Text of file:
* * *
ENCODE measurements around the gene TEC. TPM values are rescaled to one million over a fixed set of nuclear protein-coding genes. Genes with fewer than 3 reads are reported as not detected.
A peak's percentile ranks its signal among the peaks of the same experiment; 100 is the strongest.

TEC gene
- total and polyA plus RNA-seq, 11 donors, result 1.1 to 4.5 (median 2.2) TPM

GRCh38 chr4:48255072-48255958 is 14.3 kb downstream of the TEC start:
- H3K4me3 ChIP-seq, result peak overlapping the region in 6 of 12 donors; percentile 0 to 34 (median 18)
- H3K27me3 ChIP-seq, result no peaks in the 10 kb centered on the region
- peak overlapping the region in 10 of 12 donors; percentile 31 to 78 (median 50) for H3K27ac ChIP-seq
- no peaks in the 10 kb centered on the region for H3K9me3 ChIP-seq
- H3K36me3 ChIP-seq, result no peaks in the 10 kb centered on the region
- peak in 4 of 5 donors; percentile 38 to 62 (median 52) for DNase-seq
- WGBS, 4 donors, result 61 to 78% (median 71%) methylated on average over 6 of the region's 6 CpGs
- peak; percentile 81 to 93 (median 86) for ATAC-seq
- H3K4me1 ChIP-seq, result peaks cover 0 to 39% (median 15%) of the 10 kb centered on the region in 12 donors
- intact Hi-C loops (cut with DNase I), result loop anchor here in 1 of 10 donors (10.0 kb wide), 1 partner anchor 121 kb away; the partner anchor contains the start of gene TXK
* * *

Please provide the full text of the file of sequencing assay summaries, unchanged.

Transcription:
ENCODE measurements around the gene TEC. TPM values are rescaled to one million over a fixed set of nuclear protein-coding genes. Genes with fewer than 3 reads are reported as not detected.
A peak's percentile ranks its signal among the peaks of the same experiment; 100 is the strongest.

TEC gene
- total and polyA plus RNA-seq, 11 donors, result 1.1 to 4.5 (median 2.2) TPM

GRCh38 chr4:48255072-48255958 is 14.3 kb downstream of the TEC start:
- H3K4me3 ChIP-seq, result peak overlapping the region in 6 of 12 donors; percentile 0 to 34 (median 18)
- H3K27me3 ChIP-seq, result no peaks in the 10 kb centered on the region
- peak overlapping the region in 10 of 12 donors; percentile 31 to 78 (median 50) for H3K27ac ChIP-seq
- no peaks in the 10 kb centered on the region for H3K9me3 ChIP-seq
- H3K36me3 ChIP-seq, result no peaks in the 10 kb centered on the region
- peak in 4 of 5 donors; percentile 38 to 62 (median 52) for DNase-seq
- WGBS, 4 donors, result 61 to 78% (median 71%) methylated on average over 6 of the region's 6 CpGs
- peak; percentile 81 to 93 (median 86) for ATAC-seq
- H3K4me1 ChIP-seq, result peaks cover 0 to 39% (median 15%) of the 10 kb centered on the region in 12 donors
- intact Hi-C loops (cut with DNase I), result loop anchor here in 1 of 10 donors (10.0 kb wide), 1 partner anchor 121 kb away; the partner anchor contains the start of gene TXK